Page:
Feds Say Warm Winter Weather Saved Americans Cash On Energy

REUTERS/Shamil Zhumatov

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Andrew Follett Energy and Science Reporter
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Warm winter weather saved the average American a lot of money in heating expenses last winter, according to a report published Monday by the Energy Information Administration (EIA).

The 2015-16 winter season was roughly 15 percent warmer than the previous 2014-2015 winter, according to the EIA report. The warm winter meant that people did not need to heat their homes as much, causing residential heating oil prices dropped by 29 percent and propane prices fell by 15 percent compared to last winter.

The average home heated primarily using heating oil saved $459 while homes using propane saved an estimated $322, according to the EIA. That may not sound like much, but only half of all Americans have saved $400 for an emergency.

Source: Energy Information Administration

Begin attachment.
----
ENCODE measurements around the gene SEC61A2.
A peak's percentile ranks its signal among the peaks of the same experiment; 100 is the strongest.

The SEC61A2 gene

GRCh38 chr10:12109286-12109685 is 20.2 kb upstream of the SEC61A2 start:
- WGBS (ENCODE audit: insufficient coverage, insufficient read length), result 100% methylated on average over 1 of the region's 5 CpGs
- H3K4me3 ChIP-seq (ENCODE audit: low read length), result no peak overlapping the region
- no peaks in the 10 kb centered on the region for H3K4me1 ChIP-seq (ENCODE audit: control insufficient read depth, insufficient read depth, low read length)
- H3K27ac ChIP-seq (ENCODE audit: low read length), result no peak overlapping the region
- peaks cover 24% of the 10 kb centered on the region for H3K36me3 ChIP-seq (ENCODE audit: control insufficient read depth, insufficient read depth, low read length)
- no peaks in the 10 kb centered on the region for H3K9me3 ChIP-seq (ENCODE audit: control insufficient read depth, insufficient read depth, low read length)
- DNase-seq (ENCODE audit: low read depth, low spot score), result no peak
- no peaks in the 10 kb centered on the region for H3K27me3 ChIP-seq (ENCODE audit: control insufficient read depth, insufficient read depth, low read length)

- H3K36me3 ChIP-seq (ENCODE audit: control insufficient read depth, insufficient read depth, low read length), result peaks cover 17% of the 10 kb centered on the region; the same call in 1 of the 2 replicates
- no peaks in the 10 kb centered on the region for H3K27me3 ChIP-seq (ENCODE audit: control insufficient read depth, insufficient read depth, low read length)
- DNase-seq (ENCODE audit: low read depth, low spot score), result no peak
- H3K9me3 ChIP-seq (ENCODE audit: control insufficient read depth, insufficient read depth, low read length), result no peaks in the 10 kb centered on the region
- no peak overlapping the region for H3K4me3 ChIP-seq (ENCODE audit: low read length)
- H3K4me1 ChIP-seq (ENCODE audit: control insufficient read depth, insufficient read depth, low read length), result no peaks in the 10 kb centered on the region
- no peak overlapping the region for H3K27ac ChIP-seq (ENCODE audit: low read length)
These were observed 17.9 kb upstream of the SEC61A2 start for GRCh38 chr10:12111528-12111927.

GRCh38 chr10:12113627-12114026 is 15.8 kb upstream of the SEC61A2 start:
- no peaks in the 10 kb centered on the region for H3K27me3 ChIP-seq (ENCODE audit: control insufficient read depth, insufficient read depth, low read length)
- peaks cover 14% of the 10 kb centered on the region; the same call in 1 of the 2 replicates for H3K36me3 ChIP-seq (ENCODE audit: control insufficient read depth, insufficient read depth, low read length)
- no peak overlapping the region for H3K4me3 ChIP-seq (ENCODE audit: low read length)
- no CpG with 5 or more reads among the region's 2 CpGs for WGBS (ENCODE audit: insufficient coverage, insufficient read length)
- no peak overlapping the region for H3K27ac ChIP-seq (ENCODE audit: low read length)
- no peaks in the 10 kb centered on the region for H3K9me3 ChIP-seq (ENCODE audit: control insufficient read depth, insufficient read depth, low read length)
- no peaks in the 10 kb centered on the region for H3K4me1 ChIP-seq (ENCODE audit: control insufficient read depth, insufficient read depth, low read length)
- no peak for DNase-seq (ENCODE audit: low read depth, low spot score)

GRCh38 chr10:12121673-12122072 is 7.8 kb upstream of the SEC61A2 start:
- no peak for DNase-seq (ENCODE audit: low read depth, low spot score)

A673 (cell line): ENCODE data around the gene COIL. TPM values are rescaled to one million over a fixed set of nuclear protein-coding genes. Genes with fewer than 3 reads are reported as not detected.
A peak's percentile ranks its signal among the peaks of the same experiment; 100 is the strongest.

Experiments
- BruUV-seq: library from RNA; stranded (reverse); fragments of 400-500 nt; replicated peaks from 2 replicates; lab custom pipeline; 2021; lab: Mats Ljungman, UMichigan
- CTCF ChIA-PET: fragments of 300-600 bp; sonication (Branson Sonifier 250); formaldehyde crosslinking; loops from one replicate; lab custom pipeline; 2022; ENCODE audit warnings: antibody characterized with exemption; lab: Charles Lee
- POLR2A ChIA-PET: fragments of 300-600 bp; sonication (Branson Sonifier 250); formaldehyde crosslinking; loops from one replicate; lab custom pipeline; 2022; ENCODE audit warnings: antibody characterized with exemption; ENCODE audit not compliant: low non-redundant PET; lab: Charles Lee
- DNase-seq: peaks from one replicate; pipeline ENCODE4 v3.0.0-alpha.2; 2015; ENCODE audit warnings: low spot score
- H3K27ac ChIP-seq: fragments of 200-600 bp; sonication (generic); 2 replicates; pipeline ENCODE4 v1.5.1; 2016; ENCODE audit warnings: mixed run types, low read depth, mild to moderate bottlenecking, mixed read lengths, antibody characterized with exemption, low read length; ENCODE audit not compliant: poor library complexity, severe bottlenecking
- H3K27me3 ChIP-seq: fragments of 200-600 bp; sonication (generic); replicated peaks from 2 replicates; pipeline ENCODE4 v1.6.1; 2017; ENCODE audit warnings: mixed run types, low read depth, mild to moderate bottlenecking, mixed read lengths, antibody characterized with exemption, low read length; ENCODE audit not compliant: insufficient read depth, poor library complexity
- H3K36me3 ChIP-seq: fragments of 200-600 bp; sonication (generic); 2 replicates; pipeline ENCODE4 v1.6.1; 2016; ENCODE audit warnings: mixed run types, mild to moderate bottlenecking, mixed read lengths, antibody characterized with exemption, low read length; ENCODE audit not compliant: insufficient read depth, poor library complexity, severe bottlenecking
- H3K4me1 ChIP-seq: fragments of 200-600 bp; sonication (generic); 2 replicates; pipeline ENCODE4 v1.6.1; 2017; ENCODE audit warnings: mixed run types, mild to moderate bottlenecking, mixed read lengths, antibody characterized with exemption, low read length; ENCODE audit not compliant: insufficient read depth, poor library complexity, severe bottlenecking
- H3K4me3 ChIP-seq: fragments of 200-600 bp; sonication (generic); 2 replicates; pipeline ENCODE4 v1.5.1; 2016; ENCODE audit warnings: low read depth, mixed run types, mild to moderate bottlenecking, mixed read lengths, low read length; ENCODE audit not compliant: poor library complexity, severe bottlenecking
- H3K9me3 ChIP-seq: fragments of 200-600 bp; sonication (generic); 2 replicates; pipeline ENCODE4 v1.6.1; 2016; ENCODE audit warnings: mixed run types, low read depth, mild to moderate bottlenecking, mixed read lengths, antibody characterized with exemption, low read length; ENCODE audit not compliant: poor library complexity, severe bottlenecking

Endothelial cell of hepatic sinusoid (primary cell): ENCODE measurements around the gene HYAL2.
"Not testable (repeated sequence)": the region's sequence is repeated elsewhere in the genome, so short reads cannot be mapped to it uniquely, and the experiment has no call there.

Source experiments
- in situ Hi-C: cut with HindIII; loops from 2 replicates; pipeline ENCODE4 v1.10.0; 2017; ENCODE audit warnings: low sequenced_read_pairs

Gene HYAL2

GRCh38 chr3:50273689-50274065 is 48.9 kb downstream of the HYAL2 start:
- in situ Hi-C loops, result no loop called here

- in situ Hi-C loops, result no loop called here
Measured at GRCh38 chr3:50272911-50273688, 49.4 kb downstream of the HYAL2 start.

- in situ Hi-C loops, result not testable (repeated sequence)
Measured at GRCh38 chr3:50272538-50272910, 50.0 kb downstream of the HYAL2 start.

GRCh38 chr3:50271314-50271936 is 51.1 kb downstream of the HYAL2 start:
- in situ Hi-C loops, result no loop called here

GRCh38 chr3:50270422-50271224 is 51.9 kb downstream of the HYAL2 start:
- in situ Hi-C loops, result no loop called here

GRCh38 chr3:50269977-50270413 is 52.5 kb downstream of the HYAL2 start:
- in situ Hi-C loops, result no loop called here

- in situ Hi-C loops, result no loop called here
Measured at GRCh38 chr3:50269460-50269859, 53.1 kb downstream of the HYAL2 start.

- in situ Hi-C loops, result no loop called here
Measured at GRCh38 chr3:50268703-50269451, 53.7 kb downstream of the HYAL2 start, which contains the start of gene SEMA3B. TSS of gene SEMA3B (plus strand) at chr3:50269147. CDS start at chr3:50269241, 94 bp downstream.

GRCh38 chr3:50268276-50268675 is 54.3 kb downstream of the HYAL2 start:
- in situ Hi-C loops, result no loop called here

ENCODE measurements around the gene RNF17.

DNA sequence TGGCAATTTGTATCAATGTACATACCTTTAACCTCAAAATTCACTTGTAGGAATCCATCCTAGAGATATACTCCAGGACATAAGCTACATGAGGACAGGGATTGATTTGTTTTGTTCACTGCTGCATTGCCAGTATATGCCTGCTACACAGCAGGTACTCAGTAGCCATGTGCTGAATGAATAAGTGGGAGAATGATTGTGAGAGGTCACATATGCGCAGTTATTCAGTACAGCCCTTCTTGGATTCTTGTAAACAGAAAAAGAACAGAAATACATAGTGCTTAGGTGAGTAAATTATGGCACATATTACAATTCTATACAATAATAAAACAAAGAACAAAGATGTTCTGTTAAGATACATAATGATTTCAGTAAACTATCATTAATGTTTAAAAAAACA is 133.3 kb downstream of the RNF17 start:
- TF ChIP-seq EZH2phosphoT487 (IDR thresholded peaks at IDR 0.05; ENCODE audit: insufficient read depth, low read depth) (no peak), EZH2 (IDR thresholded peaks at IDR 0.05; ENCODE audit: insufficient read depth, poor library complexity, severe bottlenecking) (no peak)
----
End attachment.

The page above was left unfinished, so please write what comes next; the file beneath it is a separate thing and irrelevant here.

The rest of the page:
Source: Energy Information Administration

Cheap and abundant natural gas provided by hydraulic fracturing, or fracking, also kept energy prices low last winter. Natural gas was 5.6 percent cheaper than in the previous winter, saving the average home $64. Demand for residential electricity, which is also used to heat homes, dropped by 6 percent as well over the winter.

Cheap heating disproportionately helps poorer families and other lower-income groups because fuel costs eat up a larger share of their more limited earnings.

The warm winter weather was caused by El Niño, a large-scale natural warming event which occurs every three to five years.  El Niño causes warmer-than-usual temperatures by effecting rain patterns in the Pacific Ocean. The 2015-16 El Niño was one of the strongest events on record, causing extremely warm winter weather in America.

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